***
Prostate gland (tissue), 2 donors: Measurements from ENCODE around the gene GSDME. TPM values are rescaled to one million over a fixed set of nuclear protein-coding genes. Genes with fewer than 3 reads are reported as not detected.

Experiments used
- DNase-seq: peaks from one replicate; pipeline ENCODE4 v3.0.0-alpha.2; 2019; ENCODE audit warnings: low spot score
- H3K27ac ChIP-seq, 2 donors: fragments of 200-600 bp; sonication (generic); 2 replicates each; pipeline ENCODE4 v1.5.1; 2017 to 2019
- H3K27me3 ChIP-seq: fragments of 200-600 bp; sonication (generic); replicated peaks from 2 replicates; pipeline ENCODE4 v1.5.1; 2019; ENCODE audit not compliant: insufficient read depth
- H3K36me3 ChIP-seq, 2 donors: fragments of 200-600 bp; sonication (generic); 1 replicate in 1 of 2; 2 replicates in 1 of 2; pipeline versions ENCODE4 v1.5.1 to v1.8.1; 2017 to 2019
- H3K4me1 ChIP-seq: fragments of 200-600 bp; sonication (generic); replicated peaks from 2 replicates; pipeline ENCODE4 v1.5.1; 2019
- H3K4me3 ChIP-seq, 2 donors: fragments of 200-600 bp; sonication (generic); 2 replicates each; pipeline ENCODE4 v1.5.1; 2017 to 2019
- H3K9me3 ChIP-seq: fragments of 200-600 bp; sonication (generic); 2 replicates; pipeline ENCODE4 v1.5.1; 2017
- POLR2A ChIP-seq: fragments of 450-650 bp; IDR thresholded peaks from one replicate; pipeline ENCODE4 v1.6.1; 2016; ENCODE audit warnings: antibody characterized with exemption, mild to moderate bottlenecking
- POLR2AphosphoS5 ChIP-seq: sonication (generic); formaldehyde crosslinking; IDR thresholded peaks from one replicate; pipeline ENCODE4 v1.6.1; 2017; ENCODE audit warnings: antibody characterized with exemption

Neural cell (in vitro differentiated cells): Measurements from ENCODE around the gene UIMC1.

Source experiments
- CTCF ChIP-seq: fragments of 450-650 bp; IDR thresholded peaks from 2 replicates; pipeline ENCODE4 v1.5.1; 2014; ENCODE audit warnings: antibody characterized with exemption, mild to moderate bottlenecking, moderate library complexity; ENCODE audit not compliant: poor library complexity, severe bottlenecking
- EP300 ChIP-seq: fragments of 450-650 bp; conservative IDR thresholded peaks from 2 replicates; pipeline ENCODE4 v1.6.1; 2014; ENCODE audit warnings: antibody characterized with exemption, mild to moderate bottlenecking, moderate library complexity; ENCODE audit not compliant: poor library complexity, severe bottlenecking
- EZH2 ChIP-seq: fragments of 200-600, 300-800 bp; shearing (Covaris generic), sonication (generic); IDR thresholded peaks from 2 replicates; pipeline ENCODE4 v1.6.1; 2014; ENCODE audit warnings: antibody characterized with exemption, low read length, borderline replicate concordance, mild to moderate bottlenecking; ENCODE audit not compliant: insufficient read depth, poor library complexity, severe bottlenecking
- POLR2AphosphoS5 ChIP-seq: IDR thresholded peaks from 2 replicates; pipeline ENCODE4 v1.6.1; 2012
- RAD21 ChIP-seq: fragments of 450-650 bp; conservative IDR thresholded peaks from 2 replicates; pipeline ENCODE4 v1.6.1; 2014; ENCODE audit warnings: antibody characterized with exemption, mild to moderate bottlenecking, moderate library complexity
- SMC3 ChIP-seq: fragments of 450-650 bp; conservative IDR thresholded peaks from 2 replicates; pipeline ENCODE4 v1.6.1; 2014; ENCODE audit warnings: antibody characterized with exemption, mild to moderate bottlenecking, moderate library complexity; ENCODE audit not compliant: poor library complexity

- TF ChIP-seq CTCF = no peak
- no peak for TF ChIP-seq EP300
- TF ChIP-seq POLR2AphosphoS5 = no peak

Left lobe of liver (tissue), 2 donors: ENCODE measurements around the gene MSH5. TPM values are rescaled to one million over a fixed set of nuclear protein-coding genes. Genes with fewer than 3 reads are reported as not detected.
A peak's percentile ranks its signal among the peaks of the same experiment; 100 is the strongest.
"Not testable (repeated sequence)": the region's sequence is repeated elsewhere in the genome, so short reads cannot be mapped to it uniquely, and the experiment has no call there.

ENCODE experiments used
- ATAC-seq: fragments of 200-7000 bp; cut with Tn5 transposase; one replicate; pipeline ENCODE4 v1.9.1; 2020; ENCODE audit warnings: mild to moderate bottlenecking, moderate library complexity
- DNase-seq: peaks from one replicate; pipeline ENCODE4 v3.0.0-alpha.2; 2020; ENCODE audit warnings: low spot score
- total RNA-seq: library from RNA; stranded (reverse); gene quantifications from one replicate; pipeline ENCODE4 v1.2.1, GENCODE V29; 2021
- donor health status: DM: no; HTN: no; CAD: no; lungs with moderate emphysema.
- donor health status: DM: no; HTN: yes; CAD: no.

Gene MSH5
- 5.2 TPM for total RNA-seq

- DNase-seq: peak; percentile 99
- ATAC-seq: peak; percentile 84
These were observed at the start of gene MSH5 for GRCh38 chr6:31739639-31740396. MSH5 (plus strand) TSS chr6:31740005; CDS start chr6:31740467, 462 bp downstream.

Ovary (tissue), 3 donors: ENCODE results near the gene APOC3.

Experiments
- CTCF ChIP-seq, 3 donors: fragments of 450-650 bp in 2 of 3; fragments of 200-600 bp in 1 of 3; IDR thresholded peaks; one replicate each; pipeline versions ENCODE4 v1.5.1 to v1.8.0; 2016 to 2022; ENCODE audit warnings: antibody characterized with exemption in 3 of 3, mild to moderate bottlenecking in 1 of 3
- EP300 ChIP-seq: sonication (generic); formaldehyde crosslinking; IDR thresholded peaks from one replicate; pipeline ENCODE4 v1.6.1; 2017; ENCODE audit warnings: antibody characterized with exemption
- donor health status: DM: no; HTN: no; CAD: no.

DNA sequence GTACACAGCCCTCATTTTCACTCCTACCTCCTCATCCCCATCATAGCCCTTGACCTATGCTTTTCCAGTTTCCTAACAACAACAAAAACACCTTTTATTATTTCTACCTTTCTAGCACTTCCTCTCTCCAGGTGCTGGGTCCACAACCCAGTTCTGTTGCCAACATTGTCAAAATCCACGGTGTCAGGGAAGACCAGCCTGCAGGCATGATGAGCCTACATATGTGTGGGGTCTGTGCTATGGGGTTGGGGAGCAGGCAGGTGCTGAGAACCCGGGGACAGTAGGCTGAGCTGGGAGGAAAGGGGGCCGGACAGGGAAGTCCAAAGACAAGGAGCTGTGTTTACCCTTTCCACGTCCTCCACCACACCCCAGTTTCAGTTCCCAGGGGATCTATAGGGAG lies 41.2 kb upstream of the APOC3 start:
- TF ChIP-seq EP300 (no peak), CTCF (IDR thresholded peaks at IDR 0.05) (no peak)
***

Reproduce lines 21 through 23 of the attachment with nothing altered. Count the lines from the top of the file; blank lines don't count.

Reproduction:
- no peak for TF ChIP-seq EP300
- TF ChIP-seq POLR2AphosphoS5 = no peak

Left lobe of liver (tissue), 2 donors: ENCODE measurements around the gene MSH5. TPM values are rescaled to one million over a fixed set of nuclear protein-coding genes. Genes with fewer than 3 reads are reported as not detected.